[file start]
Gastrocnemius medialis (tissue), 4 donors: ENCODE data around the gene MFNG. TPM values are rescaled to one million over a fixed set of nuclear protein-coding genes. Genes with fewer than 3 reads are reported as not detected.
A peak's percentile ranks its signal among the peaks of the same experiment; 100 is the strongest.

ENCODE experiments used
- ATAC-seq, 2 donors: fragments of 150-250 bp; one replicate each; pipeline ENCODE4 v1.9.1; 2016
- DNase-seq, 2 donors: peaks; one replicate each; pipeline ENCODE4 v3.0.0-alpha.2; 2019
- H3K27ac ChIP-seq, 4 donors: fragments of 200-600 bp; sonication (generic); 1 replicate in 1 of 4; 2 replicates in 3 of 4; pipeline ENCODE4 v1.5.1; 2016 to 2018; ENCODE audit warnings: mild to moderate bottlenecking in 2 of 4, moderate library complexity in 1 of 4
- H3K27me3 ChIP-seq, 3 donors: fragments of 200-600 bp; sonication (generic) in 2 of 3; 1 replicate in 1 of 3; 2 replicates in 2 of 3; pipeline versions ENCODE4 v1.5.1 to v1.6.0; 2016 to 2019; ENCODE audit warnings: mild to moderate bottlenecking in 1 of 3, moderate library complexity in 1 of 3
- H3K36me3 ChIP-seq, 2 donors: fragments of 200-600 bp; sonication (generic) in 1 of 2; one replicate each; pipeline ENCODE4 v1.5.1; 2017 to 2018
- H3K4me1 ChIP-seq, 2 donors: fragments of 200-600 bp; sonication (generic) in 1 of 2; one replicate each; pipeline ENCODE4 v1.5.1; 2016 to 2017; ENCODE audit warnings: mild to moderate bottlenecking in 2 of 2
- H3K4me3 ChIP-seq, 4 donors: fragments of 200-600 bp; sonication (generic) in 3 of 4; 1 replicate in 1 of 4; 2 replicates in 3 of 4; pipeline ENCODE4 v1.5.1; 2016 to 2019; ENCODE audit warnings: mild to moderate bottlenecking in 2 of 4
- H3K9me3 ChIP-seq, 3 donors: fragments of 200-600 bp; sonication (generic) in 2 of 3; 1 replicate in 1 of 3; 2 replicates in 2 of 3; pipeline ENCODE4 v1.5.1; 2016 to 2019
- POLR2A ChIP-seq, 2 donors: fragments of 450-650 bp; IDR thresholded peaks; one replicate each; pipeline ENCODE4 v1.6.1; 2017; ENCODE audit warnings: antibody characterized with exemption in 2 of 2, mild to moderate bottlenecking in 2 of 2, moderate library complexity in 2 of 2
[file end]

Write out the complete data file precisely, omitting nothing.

Gastrocnemius medialis (tissue), 4 donors: ENCODE data around the gene MFNG. TPM values are rescaled to one million over a fixed set of nuclear protein-coding genes. Genes with fewer than 3 reads are reported as not detected.
A peak's percentile ranks its signal among the peaks of the same experiment; 100 is the strongest.

ENCODE experiments used
- ATAC-seq, 2 donors: fragments of 150-250 bp; one replicate each; pipeline ENCODE4 v1.9.1; 2016
- DNase-seq, 2 donors: peaks; one replicate each; pipeline ENCODE4 v3.0.0-alpha.2; 2019
- H3K27ac ChIP-seq, 4 donors: fragments of 200-600 bp; sonication (generic); 1 replicate in 1 of 4; 2 replicates in 3 of 4; pipeline ENCODE4 v1.5.1; 2016 to 2018; ENCODE audit warnings: mild to moderate bottlenecking in 2 of 4, moderate library complexity in 1 of 4
- H3K27me3 ChIP-seq, 3 donors: fragments of 200-600 bp; sonication (generic) in 2 of 3; 1 replicate in 1 of 3; 2 replicates in 2 of 3; pipeline versions ENCODE4 v1.5.1 to v1.6.0; 2016 to 2019; ENCODE audit warnings: mild to moderate bottlenecking in 1 of 3, moderate library complexity in 1 of 3
- H3K36me3 ChIP-seq, 2 donors: fragments of 200-600 bp; sonication (generic) in 1 of 2; one replicate each; pipeline ENCODE4 v1.5.1; 2017 to 2018
- H3K4me1 ChIP-seq, 2 donors: fragments of 200-600 bp; sonication (generic) in 1 of 2; one replicate each; pipeline ENCODE4 v1.5.1; 2016 to 2017; ENCODE audit warnings: mild to moderate bottlenecking in 2 of 2
- H3K4me3 ChIP-seq, 4 donors: fragments of 200-600 bp; sonication (generic) in 3 of 4; 1 replicate in 1 of 4; 2 replicates in 3 of 4; pipeline ENCODE4 v1.5.1; 2016 to 2019; ENCODE audit warnings: mild to moderate bottlenecking in 2 of 4
- H3K9me3 ChIP-seq, 3 donors: fragments of 200-600 bp; sonication (generic) in 2 of 3; 1 replicate in 1 of 3; 2 replicates in 2 of 3; pipeline ENCODE4 v1.5.1; 2016 to 2019
- POLR2A ChIP-seq, 2 donors: fragments of 450-650 bp; IDR thresholded peaks; one replicate each; pipeline ENCODE4 v1.6.1; 2017; ENCODE audit warnings: antibody characterized with exemption in 2 of 2, mild to moderate bottlenecking in 2 of 2, moderate library complexity in 2 of 2